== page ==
Roscoe Benton Tanner, born in the city of Jefferson, Jackson County, Georgia, was the second of six children born to Garland Roscoe Tanner and Mary Joe Benton Tanner. He grew up with a mix of both early 20th century urban and rural experiences in that deep-south state.
The background of World War II and a childhood fascination with flying spurred him to join the Army Air Corps late in the war. Later, as a member of the Air Force National Guard, he was called to combat duty during the Korean conflict. There, he served with the 474th Fighter-Bomber wing, flying 65 combat missions. After Korea, and experiences ferrying new jet fighters to the NATO countries of Western Europe, he met Joyce Allison Trescott at Dover Air Force Base. After a brief courtship, the Yankee from upper state New York and the Lieutenant were married. Roscoe’s next station of service was Edwards Air Force Base for training at the Test Pilot School, graduating in 1955, and this opportunity further directed his involvement in the Air Force. Stations at Eglin Air Force Base in Northwestern Florida and subsequently at Moffett Field, San Jose, California, brought the space and time for Joyce to bring forth their four children. Two years in Oklahoma at Tinker Air Force Base allowed Roscoe to earn a bachelor’s degree in science in mechanical engineering. After two more years at Wright-Patterson Air Force Base near Dayton, Ohio, he was summoned for a year in Thailand with a B-52 bombing group based at Takhli AFB. Finally, his last 3 and one-half years of service were back at Edwards Air Force Base. From an initial assignment at the Rocket Lab, he eventually secured a position with the 6512th Air Force Systems Command. Once again, he was test flying aircraft, including the KC-119, the C-130, and the (new for that time) C5-A, the largest aircraft in the world. He retired from the Air Force on the last day in February, 1971, at the rank of Lieutenant Colonel, and at his retirement was included the notation of his eleven citations and service medals, the last being the Air Force Commendation Medal for meritorious achievement. At the time of his discharge form the Air Force Reserves, he had accumulated over 10,000 hours of flight time in his 28-plus years of service, flying over forty aircraft of his era, including the AT-6, P-47 and the P51, the fighter series F-80 through the F-101, and the cargo aircraft previously enumerated, as well as the B-52.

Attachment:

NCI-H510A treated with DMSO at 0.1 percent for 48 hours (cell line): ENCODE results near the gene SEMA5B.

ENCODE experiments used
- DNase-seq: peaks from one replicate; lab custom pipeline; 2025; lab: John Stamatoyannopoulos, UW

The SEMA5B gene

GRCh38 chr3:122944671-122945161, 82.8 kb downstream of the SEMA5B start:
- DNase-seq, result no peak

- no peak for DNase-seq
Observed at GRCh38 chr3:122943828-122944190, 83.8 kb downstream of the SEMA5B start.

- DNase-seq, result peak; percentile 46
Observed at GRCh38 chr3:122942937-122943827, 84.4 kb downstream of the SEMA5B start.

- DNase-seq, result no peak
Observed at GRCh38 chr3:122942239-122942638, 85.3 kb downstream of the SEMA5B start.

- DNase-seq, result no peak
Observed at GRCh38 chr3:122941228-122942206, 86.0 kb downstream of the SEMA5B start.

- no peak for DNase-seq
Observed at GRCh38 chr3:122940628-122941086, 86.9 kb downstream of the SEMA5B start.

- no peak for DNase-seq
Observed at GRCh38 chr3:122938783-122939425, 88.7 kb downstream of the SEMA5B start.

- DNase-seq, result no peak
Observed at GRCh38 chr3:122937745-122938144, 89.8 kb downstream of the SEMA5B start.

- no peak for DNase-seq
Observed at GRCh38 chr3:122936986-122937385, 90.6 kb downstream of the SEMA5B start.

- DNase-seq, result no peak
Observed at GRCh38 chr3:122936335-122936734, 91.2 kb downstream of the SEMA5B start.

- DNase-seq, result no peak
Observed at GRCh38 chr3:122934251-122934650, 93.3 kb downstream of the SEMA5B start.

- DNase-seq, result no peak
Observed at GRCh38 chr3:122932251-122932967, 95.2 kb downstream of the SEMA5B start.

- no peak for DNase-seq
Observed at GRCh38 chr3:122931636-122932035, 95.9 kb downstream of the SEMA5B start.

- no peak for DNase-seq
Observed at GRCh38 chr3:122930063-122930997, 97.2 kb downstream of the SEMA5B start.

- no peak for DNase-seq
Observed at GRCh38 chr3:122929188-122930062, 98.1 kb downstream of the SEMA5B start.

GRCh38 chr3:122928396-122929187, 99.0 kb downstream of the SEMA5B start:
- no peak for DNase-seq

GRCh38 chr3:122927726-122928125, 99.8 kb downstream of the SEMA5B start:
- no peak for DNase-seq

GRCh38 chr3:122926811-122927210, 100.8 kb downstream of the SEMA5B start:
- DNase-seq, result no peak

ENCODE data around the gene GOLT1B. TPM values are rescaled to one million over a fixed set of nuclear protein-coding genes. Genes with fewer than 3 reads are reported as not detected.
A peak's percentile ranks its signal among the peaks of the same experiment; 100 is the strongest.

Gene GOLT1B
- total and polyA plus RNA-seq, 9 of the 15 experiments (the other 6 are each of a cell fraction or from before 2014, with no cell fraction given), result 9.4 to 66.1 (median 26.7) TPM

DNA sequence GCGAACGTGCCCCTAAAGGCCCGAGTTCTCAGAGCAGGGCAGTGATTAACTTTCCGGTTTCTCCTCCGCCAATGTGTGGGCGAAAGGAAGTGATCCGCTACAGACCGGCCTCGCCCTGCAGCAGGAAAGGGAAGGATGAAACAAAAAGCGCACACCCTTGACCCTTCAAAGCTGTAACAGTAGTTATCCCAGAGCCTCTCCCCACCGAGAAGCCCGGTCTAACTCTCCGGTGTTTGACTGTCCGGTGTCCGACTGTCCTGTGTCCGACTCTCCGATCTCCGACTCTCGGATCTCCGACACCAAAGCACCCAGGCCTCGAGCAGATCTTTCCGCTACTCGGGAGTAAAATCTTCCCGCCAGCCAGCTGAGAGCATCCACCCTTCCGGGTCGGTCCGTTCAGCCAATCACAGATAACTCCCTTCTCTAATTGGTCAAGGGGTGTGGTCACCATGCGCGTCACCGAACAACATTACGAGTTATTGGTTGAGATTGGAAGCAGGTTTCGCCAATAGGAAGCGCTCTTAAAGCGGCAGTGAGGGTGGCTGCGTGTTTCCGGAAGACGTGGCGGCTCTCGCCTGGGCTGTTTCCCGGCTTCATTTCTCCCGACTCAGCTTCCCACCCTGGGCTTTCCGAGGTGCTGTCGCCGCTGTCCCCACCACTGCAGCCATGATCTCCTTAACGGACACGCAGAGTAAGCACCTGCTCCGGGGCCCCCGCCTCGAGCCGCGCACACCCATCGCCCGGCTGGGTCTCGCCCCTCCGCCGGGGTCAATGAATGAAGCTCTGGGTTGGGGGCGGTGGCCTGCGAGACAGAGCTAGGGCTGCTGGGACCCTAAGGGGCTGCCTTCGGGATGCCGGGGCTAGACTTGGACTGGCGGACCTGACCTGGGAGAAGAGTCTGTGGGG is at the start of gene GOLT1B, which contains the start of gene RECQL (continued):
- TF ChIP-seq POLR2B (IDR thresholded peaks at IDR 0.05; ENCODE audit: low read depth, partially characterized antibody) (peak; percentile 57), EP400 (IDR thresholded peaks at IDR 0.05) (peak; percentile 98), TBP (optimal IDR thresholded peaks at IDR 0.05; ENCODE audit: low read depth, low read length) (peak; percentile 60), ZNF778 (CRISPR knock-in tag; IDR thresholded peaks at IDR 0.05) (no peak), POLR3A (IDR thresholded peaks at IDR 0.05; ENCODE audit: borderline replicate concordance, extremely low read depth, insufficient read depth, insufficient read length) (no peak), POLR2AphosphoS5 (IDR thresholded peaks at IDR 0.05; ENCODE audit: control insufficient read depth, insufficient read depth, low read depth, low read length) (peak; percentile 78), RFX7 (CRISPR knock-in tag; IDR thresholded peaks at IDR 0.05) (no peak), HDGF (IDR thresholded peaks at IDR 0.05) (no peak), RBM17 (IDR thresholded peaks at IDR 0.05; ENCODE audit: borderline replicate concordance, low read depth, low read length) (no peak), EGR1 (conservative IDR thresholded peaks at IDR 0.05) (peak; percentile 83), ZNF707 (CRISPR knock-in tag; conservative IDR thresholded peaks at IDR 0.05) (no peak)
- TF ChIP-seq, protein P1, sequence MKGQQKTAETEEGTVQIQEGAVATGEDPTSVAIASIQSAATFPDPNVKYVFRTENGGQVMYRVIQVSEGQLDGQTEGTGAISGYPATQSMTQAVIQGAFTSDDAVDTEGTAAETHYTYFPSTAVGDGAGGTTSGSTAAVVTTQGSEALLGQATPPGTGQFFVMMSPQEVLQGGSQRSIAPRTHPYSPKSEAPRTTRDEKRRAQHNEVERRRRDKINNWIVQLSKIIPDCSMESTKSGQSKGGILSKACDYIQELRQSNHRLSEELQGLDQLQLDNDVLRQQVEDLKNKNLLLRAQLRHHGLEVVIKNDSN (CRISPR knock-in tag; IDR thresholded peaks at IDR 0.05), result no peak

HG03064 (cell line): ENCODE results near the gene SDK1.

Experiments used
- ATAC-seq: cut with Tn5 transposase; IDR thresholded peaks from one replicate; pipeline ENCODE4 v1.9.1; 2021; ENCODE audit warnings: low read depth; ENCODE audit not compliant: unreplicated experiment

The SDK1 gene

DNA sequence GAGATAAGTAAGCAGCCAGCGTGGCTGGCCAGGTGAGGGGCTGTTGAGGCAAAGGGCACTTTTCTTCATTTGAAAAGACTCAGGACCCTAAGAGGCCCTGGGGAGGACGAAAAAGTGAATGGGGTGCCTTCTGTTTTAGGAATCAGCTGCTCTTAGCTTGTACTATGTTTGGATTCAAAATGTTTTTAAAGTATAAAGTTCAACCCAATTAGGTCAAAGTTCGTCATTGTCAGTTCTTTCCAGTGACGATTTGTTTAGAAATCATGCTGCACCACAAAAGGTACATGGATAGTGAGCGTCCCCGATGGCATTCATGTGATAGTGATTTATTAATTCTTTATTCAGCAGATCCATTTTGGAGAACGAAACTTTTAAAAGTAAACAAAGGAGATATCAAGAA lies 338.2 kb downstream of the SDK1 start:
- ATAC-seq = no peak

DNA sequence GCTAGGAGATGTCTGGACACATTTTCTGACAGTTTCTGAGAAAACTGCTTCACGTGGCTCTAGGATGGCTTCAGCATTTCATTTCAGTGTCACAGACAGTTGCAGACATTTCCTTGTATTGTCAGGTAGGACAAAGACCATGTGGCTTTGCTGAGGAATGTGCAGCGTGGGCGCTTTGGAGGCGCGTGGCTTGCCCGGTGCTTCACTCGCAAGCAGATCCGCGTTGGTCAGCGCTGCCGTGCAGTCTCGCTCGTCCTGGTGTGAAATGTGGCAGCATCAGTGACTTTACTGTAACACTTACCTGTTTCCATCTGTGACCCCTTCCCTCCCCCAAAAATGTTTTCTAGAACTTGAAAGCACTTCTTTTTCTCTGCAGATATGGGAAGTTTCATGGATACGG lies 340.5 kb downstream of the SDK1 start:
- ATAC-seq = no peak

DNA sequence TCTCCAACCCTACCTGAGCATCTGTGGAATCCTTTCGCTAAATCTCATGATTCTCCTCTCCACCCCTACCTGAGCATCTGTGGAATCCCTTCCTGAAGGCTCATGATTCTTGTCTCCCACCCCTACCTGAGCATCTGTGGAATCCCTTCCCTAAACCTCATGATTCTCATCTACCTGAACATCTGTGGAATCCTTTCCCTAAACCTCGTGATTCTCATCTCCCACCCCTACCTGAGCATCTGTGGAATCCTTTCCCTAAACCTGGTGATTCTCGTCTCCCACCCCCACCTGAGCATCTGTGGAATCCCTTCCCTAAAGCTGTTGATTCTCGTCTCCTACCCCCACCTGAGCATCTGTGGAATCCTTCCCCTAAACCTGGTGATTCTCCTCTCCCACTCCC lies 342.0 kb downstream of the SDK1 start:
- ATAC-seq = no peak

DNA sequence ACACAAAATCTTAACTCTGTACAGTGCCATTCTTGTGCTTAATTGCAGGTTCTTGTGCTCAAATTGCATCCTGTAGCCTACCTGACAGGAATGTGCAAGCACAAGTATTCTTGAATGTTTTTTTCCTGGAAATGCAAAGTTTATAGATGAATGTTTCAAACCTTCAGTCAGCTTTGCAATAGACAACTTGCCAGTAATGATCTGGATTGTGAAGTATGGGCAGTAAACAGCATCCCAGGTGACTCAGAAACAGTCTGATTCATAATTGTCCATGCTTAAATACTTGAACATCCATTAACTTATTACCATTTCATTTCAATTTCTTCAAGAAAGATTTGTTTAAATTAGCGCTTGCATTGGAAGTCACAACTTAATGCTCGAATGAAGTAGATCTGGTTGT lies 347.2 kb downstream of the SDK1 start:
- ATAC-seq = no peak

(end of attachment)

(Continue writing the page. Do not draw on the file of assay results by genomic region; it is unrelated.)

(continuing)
For a year after his air force retirement into civilian life in Lancaster, California, he flew as a test pilot for Piper Aircraft, but continuing opportunities for such work were limited. Roscoe then made good use of his engineering degree, and began the next phase of his employment life at the United States Borax facility in Boron, California. From 1973, through his retirement in 1992, he worked as a foreman at the Pilot Plant, overseeing new projects within US Borax.
Roscoe remained a member of the Society of Experimental Test Pilots, attending the annual get-togethers for many years. His additional hobbies included refurbishing and rebuilding classic automobiles, desert rock-hunting and lapidary, and hunting and fishing with friends and family. He could repair just about anything. He was preceded in death by his wife, Joyce Allison Trescott Tanner, in 2015, and his sisters Louise Yarborough, Barbara Dellinger, and Cheryl Tanner, and his brother, Douglas Tanner. He is survived by his youngest brother, Cecil Tanner, of Cartersville, Georgia, and many beloved nephews and nieces. His direct survivors include Thetis Allison Gamberg, of Lufkin, Texas, Diana Allison Tanner, of Quartz Hill, California, Garth Benton Tanner of Modesto, California, and Blair Morse of Newhall, California, granddaughters Candace Joy Tanner of New Albany, Indiana, Carissa Joy Tanner of Georgetown, Indiana, and Seth Benton Tanner of Kansas City, Missouri, and finally, great-granddaughters Aaliyah Christian Tanner and Calli Ryan Romine-Tanner.
In his wallet, he always kept a typewritten card of family and friend important information, and at the bottom of the card, a single quotation: “Do not delay. The golden moments fly”.